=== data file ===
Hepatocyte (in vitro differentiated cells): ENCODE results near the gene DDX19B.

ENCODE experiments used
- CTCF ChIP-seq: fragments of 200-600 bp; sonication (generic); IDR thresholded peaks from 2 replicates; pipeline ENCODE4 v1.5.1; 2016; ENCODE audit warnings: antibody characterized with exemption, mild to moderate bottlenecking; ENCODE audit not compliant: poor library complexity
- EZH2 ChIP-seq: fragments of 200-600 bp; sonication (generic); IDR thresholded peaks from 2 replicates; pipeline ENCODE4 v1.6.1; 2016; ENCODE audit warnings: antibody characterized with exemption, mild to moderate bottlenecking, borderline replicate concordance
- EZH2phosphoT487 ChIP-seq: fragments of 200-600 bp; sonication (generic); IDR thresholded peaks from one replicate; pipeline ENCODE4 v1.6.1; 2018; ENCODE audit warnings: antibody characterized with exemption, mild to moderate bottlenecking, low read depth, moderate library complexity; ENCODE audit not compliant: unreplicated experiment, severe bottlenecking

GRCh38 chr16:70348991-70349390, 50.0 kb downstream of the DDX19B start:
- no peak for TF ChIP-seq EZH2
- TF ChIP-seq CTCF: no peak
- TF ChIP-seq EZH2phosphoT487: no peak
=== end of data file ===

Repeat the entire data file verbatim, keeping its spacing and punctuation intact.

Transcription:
Hepatocyte (in vitro differentiated cells): ENCODE results near the gene DDX19B.

ENCODE experiments used
- CTCF ChIP-seq: fragments of 200-600 bp; sonication (generic); IDR thresholded peaks from 2 replicates; pipeline ENCODE4 v1.5.1; 2016; ENCODE audit warnings: antibody characterized with exemption, mild to moderate bottlenecking; ENCODE audit not compliant: poor library complexity
- EZH2 ChIP-seq: fragments of 200-600 bp; sonication (generic); IDR thresholded peaks from 2 replicates; pipeline ENCODE4 v1.6.1; 2016; ENCODE audit warnings: antibody characterized with exemption, mild to moderate bottlenecking, borderline replicate concordance
- EZH2phosphoT487 ChIP-seq: fragments of 200-600 bp; sonication (generic); IDR thresholded peaks from one replicate; pipeline ENCODE4 v1.6.1; 2018; ENCODE audit warnings: antibody characterized with exemption, mild to moderate bottlenecking, low read depth, moderate library complexity; ENCODE audit not compliant: unreplicated experiment, severe bottlenecking

GRCh38 chr16:70348991-70349390, 50.0 kb downstream of the DDX19B start:
- no peak for TF ChIP-seq EZH2
- TF ChIP-seq CTCF: no peak
- TF ChIP-seq EZH2phosphoT487: no peak